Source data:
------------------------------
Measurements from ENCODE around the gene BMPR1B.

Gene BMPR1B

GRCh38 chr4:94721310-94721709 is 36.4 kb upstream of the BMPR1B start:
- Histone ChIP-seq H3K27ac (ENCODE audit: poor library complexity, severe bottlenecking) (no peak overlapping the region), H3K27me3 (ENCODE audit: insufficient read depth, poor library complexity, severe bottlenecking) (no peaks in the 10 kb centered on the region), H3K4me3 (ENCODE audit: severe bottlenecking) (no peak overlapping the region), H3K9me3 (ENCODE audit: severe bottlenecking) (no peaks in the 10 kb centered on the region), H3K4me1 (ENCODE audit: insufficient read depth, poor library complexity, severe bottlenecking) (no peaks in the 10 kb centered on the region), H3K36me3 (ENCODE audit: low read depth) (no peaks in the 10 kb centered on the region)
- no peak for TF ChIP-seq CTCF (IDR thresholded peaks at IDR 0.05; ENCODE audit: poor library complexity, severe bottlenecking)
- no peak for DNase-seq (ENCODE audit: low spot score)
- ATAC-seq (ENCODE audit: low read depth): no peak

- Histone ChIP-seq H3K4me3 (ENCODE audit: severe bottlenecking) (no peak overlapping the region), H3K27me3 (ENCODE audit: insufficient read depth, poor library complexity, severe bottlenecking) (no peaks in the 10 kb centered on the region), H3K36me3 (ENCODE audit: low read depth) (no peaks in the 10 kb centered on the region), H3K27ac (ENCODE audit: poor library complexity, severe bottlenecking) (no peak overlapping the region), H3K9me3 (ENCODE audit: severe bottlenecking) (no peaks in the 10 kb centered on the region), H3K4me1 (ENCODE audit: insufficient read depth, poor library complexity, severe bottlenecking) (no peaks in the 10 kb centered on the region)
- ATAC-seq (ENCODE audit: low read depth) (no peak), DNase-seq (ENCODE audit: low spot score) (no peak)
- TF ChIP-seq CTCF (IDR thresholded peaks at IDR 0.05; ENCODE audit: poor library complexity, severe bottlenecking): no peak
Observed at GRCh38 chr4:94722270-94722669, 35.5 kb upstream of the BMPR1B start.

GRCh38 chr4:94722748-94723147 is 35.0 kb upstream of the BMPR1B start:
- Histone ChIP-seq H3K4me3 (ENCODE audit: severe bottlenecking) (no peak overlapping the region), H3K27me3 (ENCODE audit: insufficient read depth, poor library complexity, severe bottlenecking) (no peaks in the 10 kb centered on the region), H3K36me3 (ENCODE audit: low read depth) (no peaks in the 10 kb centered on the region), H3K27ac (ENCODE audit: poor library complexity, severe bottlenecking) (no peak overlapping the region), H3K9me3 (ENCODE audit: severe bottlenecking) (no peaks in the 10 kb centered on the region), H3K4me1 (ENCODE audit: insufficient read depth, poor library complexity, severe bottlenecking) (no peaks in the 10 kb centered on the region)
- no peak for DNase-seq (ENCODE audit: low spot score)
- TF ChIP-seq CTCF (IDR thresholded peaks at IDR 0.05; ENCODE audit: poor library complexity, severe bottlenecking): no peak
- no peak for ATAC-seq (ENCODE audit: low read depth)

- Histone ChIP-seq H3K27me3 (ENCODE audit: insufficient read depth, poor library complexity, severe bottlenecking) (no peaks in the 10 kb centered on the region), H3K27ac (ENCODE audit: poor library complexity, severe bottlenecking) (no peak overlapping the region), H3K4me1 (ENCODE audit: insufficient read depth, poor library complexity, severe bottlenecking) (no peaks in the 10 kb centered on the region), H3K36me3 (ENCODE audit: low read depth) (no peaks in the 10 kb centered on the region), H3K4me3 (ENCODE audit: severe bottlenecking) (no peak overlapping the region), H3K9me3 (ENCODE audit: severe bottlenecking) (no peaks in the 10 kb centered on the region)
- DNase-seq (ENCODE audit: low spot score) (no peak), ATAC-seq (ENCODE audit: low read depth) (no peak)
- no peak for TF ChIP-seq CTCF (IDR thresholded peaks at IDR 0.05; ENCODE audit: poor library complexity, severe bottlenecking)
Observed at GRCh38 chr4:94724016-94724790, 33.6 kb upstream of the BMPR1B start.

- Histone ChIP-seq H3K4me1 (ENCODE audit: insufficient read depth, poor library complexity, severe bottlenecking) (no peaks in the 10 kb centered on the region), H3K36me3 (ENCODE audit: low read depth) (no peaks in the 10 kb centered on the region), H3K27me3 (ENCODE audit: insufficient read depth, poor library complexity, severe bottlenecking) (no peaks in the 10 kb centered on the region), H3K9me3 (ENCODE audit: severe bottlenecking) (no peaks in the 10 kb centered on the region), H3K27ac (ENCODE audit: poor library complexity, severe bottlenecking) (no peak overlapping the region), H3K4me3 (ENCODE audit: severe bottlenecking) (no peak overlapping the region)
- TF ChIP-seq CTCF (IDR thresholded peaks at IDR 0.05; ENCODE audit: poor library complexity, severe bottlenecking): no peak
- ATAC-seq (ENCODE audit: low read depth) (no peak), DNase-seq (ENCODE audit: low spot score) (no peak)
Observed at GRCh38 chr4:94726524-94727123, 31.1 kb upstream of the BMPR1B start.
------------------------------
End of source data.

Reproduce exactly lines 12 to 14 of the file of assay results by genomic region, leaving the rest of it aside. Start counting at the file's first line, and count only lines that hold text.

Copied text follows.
GRCh38 chr4:94722748-94723147 is 35.0 kb upstream of the BMPR1B start:
- Histone ChIP-seq H3K4me3 (ENCODE audit: severe bottlenecking) (no peak overlapping the region), H3K27me3 (ENCODE audit: insufficient read depth, poor library complexity, severe bottlenecking) (no peaks in the 10 kb centered on the region), H3K36me3 (ENCODE audit: low read depth) (no peaks in the 10 kb centered on the region), H3K27ac (ENCODE audit: poor library complexity, severe bottlenecking) (no peak overlapping the region), H3K9me3 (ENCODE audit: severe bottlenecking) (no peaks in the 10 kb centered on the region), H3K4me1 (ENCODE audit: insufficient read depth, poor library complexity, severe bottlenecking) (no peaks in the 10 kb centered on the region)
- no peak for DNase-seq (ENCODE audit: low spot score)